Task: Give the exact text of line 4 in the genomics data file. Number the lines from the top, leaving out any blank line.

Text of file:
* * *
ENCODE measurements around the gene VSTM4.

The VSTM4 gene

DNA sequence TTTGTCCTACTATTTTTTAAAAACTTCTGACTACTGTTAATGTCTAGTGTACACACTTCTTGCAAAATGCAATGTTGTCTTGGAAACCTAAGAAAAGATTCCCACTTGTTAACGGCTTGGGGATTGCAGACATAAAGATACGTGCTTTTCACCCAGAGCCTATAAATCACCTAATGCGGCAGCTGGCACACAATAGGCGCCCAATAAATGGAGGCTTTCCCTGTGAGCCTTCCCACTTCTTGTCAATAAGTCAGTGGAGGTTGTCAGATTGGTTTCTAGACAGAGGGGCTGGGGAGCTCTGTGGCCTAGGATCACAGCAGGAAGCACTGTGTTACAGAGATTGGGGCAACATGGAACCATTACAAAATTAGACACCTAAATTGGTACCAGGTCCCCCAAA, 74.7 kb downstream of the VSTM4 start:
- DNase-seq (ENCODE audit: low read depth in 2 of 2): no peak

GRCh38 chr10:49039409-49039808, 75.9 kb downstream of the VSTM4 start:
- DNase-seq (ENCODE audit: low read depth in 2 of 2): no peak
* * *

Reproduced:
- DNase-seq (ENCODE audit: low read depth in 2 of 2): no peak